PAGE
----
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    I never bought into the idea that the EU was formed to prevent a reocurrence of two world wars but I think it would be criminal now not to take this seriously.

    They say it is NATO that has kept the peace but it needs political legitimacy and if the European democratic political space fractures we may have cause for regret.

    The world is not a friendly place for democracies. They need to protect what they have achieved.
     
  10. joepistole Deacon Blues Valued Senior Member

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    After witnessing the boneheaded Brexit decision and the consequences which have already occurred as a result, I don't think anyone on the continent is willing to repeat it and follow the UK down that path.
     
  11. exchemist Valued Senior Member

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    I think you and EK might want to bear in mind that the collapse of the Euro need not mean the collapse of the EU. As I have been saying, GB's position (until last week) was a model of the format the EU might have, if the Euro did not exist. The challenge would be how to unwind the Euro without a catastrophe in the process. I can imagine ways on which that might be done, country by country - we had a dress rehearsal in Greece a few yeas ago. Though it would certainly be difficult.
     
  12. geordief Registered Senior Member

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    You don't think the Eurozone was created to provide a refuge for the individual member states against currency speculators.?

    Is it not necessary in some shape or form? Is Sterling more exposed now that GB is more exposed economically?
     
  13. exchemist Valued Senior Member

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    Well, I think we need to wait 6 months before making that judgement, actually. What the stock market does in a week is hardly conclusive. And the political earthquakes are probably sorely needed, because what you see happening here is an attempt to respond to the reasons why GB voted to leave. People are positioning themselves to try to understand and then deal with the disparity between the London elite and the provinces that has shocked everyone so much. Democracy is starting to work, in a rather inchoate fashion.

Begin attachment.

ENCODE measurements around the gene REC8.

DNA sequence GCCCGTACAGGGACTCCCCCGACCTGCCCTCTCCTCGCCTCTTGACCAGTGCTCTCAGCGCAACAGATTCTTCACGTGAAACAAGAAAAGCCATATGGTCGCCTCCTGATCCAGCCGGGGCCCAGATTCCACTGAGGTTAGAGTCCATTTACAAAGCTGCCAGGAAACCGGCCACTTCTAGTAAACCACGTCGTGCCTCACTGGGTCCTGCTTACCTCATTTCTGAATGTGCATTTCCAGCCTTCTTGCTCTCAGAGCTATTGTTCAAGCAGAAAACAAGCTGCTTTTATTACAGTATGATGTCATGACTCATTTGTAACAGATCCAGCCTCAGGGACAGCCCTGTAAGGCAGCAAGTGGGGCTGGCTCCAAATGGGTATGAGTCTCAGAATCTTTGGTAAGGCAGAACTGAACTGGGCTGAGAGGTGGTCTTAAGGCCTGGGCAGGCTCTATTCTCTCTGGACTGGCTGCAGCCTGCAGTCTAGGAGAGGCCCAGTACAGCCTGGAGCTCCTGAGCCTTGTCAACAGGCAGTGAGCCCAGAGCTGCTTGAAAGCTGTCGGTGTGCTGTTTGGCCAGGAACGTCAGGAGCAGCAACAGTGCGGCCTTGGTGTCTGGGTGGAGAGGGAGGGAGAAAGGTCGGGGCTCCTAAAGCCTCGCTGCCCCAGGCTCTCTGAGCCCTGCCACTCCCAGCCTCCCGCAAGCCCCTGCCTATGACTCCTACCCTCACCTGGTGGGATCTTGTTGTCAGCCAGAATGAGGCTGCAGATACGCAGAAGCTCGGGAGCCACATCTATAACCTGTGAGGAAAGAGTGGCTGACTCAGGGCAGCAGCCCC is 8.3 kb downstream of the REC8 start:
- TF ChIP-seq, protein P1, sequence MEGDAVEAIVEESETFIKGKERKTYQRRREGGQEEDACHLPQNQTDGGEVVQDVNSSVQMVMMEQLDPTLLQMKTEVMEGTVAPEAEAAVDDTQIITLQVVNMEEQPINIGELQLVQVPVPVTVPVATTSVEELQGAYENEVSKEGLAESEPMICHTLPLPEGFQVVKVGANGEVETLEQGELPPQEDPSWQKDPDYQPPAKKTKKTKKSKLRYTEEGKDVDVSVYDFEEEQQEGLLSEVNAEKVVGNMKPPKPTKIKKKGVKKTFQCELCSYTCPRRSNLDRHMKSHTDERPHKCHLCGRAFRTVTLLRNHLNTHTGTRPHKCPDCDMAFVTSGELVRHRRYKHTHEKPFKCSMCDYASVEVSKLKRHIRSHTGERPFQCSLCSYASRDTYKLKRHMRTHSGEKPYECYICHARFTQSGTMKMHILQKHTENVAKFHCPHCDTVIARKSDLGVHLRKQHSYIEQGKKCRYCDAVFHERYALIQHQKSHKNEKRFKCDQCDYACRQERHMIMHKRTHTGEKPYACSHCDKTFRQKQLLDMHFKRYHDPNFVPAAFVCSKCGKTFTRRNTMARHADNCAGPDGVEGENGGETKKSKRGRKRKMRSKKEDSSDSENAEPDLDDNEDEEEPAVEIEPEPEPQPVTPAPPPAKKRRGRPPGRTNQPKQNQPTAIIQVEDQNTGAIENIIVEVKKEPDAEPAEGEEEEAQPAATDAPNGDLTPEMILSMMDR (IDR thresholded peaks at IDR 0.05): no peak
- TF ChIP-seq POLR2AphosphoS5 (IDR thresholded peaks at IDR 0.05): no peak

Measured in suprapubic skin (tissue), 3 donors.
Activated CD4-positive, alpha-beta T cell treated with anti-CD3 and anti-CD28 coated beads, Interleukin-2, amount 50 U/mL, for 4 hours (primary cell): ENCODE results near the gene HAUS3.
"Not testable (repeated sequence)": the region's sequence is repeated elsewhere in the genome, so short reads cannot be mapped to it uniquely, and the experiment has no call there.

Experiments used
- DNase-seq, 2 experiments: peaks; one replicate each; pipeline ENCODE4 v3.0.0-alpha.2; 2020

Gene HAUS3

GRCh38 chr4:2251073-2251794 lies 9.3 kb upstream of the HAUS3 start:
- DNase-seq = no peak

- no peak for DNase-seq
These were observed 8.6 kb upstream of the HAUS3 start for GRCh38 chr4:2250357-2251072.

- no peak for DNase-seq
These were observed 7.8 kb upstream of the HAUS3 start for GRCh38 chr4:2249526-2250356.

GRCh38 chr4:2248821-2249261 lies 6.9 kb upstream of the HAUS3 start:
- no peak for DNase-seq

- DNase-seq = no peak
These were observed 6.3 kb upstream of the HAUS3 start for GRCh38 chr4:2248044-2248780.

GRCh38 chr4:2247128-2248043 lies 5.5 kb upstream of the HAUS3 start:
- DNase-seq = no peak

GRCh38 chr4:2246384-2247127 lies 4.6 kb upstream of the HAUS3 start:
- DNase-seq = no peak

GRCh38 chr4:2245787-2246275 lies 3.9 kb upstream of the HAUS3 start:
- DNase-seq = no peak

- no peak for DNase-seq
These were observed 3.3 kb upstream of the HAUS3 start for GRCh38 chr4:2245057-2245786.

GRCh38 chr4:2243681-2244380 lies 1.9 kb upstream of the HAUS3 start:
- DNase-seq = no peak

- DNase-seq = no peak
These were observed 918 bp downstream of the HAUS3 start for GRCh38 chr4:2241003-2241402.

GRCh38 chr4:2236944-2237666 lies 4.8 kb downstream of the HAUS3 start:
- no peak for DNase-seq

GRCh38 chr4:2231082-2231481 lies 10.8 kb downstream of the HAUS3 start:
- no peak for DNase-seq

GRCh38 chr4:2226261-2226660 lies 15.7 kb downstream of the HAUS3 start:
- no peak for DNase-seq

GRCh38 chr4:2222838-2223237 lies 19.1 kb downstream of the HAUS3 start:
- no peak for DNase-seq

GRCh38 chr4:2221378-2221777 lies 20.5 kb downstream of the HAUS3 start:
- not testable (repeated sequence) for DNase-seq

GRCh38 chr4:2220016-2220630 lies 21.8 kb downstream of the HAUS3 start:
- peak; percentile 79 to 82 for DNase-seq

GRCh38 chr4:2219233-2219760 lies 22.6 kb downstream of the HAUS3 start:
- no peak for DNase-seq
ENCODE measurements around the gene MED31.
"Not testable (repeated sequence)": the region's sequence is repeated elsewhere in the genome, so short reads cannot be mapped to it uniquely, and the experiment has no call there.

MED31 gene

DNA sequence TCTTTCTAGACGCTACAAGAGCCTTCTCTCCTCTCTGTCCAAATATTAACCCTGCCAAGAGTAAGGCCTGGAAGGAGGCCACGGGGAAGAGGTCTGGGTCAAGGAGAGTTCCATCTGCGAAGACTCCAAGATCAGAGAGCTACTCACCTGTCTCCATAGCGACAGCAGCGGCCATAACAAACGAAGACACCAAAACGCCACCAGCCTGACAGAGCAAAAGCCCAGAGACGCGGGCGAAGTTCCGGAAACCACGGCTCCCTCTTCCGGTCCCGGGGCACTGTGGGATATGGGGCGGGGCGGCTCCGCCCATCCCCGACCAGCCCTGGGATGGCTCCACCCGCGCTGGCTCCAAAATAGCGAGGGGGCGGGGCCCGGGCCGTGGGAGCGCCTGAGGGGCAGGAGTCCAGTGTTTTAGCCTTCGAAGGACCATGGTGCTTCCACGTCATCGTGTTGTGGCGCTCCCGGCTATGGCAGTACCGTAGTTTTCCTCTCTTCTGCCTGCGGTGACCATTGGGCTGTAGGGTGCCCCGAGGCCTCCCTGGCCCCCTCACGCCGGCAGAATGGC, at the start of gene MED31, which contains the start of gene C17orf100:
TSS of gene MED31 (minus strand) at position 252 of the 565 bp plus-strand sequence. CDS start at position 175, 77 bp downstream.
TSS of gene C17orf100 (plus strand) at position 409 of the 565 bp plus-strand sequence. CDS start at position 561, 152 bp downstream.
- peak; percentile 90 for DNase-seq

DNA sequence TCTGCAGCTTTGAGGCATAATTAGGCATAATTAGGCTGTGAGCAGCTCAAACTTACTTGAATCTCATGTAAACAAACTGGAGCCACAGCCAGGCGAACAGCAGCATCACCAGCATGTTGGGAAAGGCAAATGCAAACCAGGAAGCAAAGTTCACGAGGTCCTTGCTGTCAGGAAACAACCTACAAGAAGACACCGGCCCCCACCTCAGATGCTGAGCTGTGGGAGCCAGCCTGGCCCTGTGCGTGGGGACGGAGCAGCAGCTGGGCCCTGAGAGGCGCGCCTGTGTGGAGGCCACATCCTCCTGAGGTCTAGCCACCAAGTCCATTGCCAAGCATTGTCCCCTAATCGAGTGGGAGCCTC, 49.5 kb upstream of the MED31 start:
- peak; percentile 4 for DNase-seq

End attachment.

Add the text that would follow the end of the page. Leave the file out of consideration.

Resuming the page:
I find myself coming to terms with the fact that I (as a member of the London elite, I suppose) had not understood the circumstances of so many of my fellow countrymen. Clearly we need to do more to spread the wealth around and make more people feel part of it and not simply rely on the a priori assumption that globalisation is good for everyone, all the time. This may be an adjustment other countries eventually have to make. We may end up ahead of the curve.
     
  14. exchemist Valued Senior Member

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    No of course it wasn't a technical thing like that. It was part of the political project for ever-closer union. A big, tangible, symbolic step closer. It was sold to the people on the basis that they could travel freely without changing money at the (by now, open) borders. The risks and responsibilities were never made clear. The hope was that, by adopting one currency, the economic cycles of the various participant countries would "converge".

    But they didn't: The Irish, for example, thought the low interest rates, compared to what they were used to, were great to borrow against and went on a huge house-building spree. Now Ireland is full of half-finished empty housing estates with no shops or public transport, slowly rotting in the rain. Similar story in Spain (apart from the rain, that is). The Greeks borrowed like crazy and gave all their state employees retirement on full pension at 55. And then the Germans asked them - totally unrealistically - to repay it, after these countries had pissed it all away.

    As for Sterling, sure it has gone down and yes we will be worse off for many years. But that is because we have given up our rights to the Single Market and our passport to do financial services in Euros and nobody know how much of this we can salvage.
     
  15. geordief Registered Senior Member

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    So was EMF (was it called the EMF?- I mean the Currency snake - the EMS it was ) purely intended as a stepping stone to the Eurozone?

    I remember its failure did lead to the Eurozone but was that the plan or just the way things happened?
     
  16. exchemist Valued Senior Member

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    My recollection is that the Euro was always a glint in the eye, but certainly there were problems with EMS - I think it went through several incarnations before the Euro was launched, didn't it?
     
  17. geordief Registered Senior Member

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    I can't remember different incarnations. I think there were around 9 members in the chain and the weakest link was picked off before the speculators moved onto the next link .I can't remember what was the biggest link they targeted (was it France?)